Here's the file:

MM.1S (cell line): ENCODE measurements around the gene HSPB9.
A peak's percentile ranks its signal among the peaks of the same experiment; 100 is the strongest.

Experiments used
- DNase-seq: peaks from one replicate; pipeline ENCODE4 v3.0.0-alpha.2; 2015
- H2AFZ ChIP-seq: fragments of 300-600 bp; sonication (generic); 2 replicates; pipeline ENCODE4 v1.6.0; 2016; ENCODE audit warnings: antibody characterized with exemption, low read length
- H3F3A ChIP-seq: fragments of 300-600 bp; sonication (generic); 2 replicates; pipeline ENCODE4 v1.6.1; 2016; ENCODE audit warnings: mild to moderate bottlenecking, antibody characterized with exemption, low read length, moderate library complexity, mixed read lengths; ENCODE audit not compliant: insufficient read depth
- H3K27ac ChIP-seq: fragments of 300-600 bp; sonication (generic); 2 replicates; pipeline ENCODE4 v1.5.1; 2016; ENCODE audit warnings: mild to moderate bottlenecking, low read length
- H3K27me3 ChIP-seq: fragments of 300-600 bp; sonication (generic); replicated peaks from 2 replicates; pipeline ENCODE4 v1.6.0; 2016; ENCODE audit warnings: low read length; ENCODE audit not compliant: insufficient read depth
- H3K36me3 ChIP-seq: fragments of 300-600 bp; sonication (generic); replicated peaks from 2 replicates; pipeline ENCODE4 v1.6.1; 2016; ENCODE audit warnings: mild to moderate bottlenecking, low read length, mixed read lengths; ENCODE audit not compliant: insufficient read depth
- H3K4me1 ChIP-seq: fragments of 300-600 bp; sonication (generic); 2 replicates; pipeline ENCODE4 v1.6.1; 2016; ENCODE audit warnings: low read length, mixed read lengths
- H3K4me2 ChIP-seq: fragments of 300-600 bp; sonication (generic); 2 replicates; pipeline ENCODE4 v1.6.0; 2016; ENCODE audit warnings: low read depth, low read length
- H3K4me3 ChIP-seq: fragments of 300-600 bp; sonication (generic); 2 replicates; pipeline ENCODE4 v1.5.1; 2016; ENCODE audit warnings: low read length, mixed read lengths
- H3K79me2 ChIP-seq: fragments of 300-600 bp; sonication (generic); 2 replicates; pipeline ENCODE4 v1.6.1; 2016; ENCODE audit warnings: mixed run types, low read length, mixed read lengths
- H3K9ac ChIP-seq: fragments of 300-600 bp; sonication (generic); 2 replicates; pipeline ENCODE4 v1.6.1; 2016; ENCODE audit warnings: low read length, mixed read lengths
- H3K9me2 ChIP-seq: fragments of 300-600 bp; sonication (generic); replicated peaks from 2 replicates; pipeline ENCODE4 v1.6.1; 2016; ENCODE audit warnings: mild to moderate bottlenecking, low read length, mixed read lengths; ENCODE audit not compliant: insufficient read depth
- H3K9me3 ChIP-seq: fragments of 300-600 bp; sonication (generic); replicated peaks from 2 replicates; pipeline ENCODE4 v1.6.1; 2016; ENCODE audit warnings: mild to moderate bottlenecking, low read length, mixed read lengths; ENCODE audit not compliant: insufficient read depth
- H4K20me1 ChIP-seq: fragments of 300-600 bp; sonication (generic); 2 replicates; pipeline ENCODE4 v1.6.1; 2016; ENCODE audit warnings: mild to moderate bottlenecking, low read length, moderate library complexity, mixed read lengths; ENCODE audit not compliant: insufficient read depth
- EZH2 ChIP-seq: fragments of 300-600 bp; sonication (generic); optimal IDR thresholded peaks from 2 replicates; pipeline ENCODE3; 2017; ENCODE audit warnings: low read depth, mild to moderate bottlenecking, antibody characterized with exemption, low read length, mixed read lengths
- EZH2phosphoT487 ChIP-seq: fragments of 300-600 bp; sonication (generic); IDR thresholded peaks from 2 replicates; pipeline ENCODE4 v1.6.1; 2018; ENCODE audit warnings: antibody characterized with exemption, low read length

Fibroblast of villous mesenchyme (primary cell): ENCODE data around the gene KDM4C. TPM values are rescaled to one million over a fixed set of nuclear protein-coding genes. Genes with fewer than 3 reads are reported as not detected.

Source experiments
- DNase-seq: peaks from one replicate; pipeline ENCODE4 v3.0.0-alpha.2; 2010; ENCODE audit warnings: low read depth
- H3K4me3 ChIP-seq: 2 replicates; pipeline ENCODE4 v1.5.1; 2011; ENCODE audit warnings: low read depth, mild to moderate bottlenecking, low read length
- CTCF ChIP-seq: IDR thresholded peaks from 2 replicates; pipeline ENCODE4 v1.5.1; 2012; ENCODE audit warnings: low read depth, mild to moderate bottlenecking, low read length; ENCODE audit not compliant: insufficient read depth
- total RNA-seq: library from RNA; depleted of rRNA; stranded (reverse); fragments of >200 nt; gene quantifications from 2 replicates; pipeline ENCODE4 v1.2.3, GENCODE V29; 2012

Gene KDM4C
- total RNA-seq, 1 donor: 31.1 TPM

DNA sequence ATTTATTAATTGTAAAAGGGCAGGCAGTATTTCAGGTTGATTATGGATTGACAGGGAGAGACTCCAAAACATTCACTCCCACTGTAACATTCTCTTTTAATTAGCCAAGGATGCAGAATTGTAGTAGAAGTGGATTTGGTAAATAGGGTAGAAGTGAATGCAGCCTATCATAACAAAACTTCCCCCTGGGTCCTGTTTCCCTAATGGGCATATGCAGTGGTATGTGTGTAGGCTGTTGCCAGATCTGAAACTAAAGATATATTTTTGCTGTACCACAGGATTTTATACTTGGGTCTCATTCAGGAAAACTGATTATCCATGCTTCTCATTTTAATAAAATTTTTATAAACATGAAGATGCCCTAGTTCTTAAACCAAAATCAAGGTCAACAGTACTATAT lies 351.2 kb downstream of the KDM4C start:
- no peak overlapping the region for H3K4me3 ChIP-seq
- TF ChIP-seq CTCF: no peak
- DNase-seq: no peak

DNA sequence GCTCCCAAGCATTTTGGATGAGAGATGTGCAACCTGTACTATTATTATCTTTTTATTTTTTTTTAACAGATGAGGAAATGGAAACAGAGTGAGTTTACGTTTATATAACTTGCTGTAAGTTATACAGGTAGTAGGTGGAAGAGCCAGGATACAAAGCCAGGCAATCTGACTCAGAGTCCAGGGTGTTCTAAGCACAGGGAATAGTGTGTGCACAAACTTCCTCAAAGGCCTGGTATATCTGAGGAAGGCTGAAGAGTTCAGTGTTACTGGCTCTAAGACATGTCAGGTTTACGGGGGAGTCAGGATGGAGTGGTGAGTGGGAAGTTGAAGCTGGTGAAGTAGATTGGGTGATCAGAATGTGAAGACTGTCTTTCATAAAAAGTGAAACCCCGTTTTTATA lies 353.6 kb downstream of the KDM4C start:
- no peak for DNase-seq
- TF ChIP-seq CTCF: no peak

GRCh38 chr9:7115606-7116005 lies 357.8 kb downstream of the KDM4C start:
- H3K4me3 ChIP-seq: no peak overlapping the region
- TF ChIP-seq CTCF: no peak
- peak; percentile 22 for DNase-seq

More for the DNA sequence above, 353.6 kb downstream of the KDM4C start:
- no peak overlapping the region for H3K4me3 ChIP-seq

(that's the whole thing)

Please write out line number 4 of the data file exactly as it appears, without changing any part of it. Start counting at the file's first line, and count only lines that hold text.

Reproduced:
- DNase-seq: peaks from one replicate; pipeline ENCODE4 v3.0.0-alpha.2; 2015